"A mystery is like a pig wearin' underwear. Don't make no sense 
till you see him puttin' on pants."  -- Memaw

"Hippies are dinosaur versions of skaters." -- Nick

"Karl's one of those kids you avoid eye contact with because he'll think you want to be friends. Then he'll latch on to you with his superhuman loser grip." -- Nick

Mr. Dupree: What does every bully fear? They fear losing control. If they lose control, they get afraid. If they get afraid, they run away.
Nick: How do you make them lose control?
Mr. Dupree: You take it from them.
Nick: How?
Mr. Dupree smiled as he leaned down and got right in my face.
Mr. Dupree: You bring the crazy.

Happily, this gets a perfect 10 on my Clean-O-Meter scale, which is only appropriate given the intended audience.  No sex, no swearing, no violence. 

Navigating Early

Vanderpool, C. (2013). Navigating Early. NY: Random House 
            Children's Books.
Free ARC received through NetGalley -- Thanks, Random House! Release date January 8, 2013

YA Adventure

QuickNEasy, 315 pages, ages 10-14 (though older kids will enjoy it)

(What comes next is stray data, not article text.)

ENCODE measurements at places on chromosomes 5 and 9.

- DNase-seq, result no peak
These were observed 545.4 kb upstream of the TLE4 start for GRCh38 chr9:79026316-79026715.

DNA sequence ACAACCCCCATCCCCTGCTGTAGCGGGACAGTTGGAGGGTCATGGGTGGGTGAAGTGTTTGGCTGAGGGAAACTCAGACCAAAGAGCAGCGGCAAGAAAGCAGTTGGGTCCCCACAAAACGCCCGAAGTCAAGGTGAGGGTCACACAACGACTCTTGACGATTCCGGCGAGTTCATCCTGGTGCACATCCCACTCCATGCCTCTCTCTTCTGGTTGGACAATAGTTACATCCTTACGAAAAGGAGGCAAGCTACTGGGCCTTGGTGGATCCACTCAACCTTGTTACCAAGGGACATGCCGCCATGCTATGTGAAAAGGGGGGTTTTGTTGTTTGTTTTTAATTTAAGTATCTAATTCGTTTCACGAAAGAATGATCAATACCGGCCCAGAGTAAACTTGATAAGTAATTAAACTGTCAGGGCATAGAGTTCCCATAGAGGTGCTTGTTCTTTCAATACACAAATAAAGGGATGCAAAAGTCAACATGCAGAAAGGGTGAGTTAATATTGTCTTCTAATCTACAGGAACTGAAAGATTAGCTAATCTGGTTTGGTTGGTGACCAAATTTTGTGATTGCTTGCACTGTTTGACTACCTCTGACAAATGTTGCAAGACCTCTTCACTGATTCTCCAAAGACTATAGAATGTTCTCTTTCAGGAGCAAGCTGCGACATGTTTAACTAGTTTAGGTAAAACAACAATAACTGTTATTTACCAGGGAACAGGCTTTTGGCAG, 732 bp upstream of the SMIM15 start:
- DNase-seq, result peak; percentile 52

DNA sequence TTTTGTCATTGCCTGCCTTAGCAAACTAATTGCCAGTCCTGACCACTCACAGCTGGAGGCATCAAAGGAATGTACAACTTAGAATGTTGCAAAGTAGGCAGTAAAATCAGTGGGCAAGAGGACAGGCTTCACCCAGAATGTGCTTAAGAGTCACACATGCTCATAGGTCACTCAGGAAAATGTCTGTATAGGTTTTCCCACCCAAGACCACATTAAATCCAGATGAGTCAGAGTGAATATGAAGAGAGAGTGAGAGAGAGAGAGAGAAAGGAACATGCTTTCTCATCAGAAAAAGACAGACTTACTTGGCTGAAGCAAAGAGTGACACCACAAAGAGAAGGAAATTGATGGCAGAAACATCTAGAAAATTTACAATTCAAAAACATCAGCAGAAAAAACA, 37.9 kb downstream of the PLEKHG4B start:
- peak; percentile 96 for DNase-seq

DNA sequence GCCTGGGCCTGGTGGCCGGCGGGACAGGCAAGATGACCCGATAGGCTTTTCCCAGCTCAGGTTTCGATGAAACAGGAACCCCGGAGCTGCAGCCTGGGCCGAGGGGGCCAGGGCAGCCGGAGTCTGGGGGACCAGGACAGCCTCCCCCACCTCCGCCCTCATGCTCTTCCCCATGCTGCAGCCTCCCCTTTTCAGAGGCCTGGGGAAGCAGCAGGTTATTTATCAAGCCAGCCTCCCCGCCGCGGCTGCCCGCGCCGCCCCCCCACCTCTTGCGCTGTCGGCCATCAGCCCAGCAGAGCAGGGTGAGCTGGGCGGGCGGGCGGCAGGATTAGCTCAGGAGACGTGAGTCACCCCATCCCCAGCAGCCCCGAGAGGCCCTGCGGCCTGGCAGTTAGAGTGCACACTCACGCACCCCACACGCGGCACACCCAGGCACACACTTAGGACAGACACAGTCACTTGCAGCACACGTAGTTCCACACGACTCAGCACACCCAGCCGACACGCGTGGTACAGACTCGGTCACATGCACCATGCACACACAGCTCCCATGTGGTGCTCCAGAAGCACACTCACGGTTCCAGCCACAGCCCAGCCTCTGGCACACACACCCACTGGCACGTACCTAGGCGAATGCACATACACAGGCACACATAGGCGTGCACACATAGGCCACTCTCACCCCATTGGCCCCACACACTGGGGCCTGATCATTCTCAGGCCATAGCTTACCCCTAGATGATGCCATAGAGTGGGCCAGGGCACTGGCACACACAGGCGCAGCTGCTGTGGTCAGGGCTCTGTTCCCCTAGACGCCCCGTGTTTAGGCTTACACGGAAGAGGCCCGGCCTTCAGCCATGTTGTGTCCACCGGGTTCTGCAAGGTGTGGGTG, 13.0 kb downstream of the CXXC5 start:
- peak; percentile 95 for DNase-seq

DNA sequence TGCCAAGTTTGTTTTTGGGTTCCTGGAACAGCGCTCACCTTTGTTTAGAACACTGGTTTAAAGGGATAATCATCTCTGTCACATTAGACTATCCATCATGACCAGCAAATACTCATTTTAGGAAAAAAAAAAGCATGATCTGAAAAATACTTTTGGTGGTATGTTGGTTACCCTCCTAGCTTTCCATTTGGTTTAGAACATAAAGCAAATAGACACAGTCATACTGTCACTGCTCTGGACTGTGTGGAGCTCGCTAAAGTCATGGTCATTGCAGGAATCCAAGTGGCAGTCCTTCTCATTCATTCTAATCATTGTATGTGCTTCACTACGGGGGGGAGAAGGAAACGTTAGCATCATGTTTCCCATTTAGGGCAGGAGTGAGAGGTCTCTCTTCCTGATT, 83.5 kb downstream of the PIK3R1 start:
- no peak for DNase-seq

I gave this book 5 out of 5 stars on Goodreads

OUTSTANDING. This is the best book I've read in a while, and I've been reading a whole lotta books lately. John is the narrator and main character of the book, but who really steals the show is Early, who could be the younger brother of Owen Meany -- or even Owen Meany himself.  These two characters are richly created and their voices are authentic, perfectly fitting for young teenaged boys.  They are flighty -- but also deep -- and most of all REAL.  They are imaginative and surprising and Early was absolutely fascinating with his quirks and perspectives.  He clearly is a genius, but he's awkward and thinks waaaay outside the box.  Probably Asberger's, but I appreciate that Vanderpool didn't try to label him as anything but unique.